Species Profile

Blue Shark North Pacific population

Scientific Name: Prionace glauca
Other/Previous Names: Blue Shark (Pacific population)
Taxonomy Group: Fishes
Range: British Columbia, Pacific Ocean
Last COSEWIC Assessment: November 2016
Last COSEWIC Designation: Not at Risk
SARA Status: No schedule, No Status

Individuals of this species may be protected under Schedule 1 under another name; for more information see Schedule 1, the A-Z Species List, or if applicable, the Related Species table below.

Go to advanced search

Quick Links: | National Recovery Program | Documents

Image of Blue Shark



PLEASE NOTE: Not all COSEWIC reports are currently available on the SARA Public Registry. Most of the reports not yet available are status reports for species assessed by COSEWIC prior to May 2002. Other COSEWIC reports not yet available may include those species assessed as Extinct, Data Deficient or Not at Risk. In the meantime, they are available on request from the COSEWIC Secretariat.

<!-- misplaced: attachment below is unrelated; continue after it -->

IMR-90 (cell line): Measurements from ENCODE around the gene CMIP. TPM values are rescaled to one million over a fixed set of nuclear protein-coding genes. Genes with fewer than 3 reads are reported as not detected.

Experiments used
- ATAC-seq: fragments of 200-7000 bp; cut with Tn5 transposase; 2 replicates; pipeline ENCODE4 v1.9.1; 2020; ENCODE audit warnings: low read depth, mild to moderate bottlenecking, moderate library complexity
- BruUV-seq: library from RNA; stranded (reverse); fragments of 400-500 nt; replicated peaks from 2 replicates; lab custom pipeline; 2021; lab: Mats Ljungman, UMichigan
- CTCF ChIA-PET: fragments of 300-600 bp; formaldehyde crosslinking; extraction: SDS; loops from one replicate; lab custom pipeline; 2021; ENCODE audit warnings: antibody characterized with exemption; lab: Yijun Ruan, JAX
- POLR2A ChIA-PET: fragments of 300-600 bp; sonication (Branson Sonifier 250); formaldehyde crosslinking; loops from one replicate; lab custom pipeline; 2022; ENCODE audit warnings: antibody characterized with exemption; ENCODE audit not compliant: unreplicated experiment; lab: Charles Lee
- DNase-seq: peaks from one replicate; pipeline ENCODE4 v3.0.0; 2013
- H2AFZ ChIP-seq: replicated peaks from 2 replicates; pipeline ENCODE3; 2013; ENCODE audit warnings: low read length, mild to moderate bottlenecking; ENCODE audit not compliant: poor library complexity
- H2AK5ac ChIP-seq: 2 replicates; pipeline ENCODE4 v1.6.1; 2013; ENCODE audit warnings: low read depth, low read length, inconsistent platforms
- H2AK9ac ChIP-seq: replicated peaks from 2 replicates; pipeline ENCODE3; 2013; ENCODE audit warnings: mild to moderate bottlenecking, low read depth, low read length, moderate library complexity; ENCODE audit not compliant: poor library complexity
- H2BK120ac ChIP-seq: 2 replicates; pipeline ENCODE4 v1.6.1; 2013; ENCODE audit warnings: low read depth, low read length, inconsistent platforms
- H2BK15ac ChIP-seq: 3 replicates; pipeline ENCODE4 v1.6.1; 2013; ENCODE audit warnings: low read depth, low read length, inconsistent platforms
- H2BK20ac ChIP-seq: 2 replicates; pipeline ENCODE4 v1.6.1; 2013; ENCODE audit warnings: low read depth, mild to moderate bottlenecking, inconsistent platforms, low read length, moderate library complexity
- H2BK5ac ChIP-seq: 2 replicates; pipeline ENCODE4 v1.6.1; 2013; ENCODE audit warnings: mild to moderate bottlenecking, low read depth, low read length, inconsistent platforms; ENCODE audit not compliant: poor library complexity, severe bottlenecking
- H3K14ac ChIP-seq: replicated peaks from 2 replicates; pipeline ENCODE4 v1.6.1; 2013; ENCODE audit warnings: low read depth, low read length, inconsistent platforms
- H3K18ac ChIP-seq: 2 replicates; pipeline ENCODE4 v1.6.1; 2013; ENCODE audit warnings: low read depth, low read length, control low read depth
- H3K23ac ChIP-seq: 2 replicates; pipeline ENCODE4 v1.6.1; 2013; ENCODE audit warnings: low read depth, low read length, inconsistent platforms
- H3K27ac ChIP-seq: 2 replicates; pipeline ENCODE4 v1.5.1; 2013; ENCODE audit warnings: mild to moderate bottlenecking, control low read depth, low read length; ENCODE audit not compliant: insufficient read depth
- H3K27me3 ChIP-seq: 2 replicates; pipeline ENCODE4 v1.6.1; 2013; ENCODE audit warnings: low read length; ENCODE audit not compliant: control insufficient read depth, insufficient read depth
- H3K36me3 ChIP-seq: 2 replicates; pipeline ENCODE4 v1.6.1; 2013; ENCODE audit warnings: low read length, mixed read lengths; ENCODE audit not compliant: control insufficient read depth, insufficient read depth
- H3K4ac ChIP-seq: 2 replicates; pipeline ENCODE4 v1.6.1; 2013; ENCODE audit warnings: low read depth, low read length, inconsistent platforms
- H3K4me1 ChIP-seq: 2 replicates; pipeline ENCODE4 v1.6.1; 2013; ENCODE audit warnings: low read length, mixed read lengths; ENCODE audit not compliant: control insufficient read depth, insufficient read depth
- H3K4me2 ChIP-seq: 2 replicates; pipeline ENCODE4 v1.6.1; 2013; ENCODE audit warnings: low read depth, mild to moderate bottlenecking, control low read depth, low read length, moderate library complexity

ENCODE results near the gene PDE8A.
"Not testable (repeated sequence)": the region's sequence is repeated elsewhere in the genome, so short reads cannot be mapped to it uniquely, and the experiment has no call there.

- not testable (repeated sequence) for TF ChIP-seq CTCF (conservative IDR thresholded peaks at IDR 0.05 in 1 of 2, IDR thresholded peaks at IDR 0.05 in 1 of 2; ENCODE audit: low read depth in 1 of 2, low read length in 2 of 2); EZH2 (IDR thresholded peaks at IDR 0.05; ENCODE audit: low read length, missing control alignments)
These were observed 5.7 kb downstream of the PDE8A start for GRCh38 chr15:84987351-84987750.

3 record(s) found.

COSEWIC Status Reports

  • COSEWIC assessment and status report on the Blue Shark Prionace glauca (Atlantic and Pacific populations) in Canada (2006)

    The blue shark (Prionace glauca) is long and slender with distinctive blue coloration on dorsal and lateral surfaces. They are widespread and highly migratory with some evidence of movement between hemispheres although most tagging studies suggest that blue sharks are largely separated by hemispheres. The North Atlantic and North Pacific populations are considered as two designatable units because they are geographically isolated by the continental landmass of North America: there is no evidence of movement between ocean basins. The population structure is not well defined from a genetic point of view. In French this species is known as requin bleu.

COSEWIC Assessments

COSEWIC Annual Reports

  • COSEWIC Annual Report - 2006 (2006)

    2006 Annual Report to the The Minister of the Environment and the Canadian Endangered Species Conservation Council (CESCC) from the Committee on the Status of Endangered Wildlife in Canada.